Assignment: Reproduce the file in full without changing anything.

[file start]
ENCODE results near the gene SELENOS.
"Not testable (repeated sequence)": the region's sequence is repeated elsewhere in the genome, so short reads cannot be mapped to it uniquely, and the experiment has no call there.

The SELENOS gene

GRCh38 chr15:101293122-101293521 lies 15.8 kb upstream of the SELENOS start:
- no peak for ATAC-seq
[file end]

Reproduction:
ENCODE results near the gene SELENOS.
"Not testable (repeated sequence)": the region's sequence is repeated elsewhere in the genome, so short reads cannot be mapped to it uniquely, and the experiment has no call there.

The SELENOS gene

GRCh38 chr15:101293122-101293521 lies 15.8 kb upstream of the SELENOS start:
- no peak for ATAC-seq